People expect the construction of the port to disrupt fishing and farming activities, which are the primary sources of income for the local population. A survey by the Central Marine Fisheries Research Institute (CMFRI) revealed that the project could impact the livelihoods of at least 20,809 fisherfolk, comprising 5,333 families living in 16 fishing villages within a 10km radius of the port.

The protesters believe that the port will cause the fishing community to lose their livelihoods. They argue that the port's construction in the sea will displace water and cause erosion. This displaced water would enter coastal belt villages and the construction would lead to the loss of biodiversity in the fishing golden belt of the Arabian ocean - these are some of the reasons they oppose it.

Proposed Vadhavan Port in Maharashtra

Moreover, environmentalists and locals argue that the project violates the region’s eco-sensitive zone and lacks legal precedence. They maintain that the project’s draft environment impact assessment (EIA) report is “superficial” and question the rigour of a key report by the National Centre for Sustainable Coastal Management (NCSCM).

In October 2020, the project's new administrator, JNPA, had been granted terms of reference for a fresh design which is 400% times the size proposed by P&O in 1997.

According to the detailed project report by JNPA, they will reclaim approximately 3,496 acres of land from the Arabian Sea for Vadhavan Port, in contrast to the 702 acres that the DTEPA had denied permission for.

What Vadhavan port project entail?

The Jawaharlal Nehru Port Trust (JNPT) and the Maharashtra Maritime Board (MMB) are jointly planning to develop the Vadhavan Port project off Vadhavan Beach, near Dahanu in Maharashtra’s Palghar district. Experts expect the port to become India's largest deep draft port, with a natural draft of around 20 meters near the shore.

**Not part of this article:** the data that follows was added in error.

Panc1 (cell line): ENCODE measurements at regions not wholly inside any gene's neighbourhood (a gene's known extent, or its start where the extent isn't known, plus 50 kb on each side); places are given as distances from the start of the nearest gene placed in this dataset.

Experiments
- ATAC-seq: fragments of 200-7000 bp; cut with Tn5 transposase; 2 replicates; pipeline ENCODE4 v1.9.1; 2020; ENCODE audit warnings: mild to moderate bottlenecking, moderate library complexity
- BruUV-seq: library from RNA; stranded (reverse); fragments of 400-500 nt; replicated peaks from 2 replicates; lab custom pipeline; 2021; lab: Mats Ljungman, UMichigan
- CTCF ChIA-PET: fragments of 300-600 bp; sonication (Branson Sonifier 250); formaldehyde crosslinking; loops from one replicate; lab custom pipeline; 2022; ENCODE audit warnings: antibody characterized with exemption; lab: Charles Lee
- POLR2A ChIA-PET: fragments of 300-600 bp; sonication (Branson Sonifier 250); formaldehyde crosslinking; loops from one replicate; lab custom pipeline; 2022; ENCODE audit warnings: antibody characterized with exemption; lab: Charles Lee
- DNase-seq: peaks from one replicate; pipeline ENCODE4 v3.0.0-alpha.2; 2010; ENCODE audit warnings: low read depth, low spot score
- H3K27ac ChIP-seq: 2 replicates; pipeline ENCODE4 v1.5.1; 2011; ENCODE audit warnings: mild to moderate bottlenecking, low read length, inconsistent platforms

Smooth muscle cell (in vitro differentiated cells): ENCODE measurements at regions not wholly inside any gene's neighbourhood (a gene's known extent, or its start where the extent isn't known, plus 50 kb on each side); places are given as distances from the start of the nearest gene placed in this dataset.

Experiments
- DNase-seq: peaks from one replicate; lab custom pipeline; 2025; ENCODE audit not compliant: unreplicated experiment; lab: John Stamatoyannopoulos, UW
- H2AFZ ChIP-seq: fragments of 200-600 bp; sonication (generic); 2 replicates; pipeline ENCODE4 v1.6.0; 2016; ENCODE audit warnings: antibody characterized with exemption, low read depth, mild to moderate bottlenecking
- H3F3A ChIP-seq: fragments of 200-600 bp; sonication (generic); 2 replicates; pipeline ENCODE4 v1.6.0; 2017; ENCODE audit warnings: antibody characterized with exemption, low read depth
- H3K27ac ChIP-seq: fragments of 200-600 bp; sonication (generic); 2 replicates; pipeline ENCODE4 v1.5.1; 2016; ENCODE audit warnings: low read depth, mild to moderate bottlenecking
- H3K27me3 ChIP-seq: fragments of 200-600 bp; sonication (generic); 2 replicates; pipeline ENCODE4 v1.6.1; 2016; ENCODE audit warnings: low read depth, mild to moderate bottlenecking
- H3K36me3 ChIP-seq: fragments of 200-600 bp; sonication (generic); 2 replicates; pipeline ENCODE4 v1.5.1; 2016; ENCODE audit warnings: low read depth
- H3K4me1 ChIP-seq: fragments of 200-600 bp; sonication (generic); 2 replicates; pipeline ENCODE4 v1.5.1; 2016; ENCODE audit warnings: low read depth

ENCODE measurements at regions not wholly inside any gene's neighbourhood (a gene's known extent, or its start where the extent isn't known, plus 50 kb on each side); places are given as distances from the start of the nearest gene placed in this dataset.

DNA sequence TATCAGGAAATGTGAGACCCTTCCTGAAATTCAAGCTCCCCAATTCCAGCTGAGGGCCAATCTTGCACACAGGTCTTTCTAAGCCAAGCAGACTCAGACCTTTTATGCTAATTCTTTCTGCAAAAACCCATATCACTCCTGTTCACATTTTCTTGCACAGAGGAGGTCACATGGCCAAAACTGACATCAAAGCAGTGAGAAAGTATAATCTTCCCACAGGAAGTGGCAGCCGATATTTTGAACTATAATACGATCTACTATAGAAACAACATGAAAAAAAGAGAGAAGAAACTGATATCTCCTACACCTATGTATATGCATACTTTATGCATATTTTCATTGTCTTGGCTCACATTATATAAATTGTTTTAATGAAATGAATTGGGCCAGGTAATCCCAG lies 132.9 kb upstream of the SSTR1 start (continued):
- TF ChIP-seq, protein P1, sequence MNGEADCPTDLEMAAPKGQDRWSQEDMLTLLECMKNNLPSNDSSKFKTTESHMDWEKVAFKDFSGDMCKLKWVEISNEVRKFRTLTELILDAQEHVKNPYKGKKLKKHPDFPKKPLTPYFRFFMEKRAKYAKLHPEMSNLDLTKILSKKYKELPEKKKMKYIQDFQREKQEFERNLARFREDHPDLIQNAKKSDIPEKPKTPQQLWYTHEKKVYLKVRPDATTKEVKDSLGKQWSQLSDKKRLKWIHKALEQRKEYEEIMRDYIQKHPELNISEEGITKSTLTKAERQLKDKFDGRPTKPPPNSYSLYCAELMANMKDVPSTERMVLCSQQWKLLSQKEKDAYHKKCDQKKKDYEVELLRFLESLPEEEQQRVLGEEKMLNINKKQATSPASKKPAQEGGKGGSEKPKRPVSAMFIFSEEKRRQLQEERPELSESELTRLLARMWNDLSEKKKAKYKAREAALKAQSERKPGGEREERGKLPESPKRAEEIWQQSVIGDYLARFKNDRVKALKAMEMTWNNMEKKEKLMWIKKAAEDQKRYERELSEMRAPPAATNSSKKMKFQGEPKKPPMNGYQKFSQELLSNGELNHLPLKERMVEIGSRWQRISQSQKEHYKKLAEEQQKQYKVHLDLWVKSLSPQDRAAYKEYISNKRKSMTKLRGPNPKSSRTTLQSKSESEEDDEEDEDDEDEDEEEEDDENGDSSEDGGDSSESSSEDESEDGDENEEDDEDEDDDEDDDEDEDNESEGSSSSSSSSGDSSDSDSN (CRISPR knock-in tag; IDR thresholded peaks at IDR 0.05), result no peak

Master Plan Layout. Photo Credit: jnport

This would make it an ideal hub for handling larger container vessels of 16,000 to 20,000 TEU, enabling advantages of scale and reduced logistics costs. The planners intend to develop the port in two phases, with the port terminals developed on a Public-Private Partnership (PPP) basis. The Union Cabinet has given the project in-principle approval and it is currently under consideration.

Approval in ecologically fragile area

The Vadhavan Port project received approval in the ecologically fragile area of Dahanu taluka through a series of clearances and permissions. The Dahanu Taluka Environment Protection Authority (DTEPA) granted a non-objection certificate for the new port. 

The Ministry of Environment, Forest and Climate Change (MoEF & CC) stated that the ecologically sensitive Dahanu taluka area allows ports as an industry. 

Despite objections, the DTEPA approved the application and granted permission for the construction of the port, subject to clearances from other authorities such as MoEF & CC, the Expert Appraisal Committee (EAC), and the report of Environmental Impact Assessment (EIA). 

The Central Pollution Control Board (CPCB), in April 2020, listed operations such as ports and harbours, jetties and dredging activities as “non-industrial operations”. These steps led to the approval of the Vadhavan Port in an ecologically fragile area.

The Dahanu Taluka Environment Protection Authority (DTEPA), a body appointed by the Supreme Court in 1996 to regulate industrial and other activities that could pose a threat to the Dahanu eco-sensitive zone (ESZ), officially declared as “ecologically fragile” in 1991, first rejected the development of Vadhavan Port on September 19, 1998. An Australian company, P&O Ports Pvt Ltd, put forward the development proposal, but has since opted out of the project.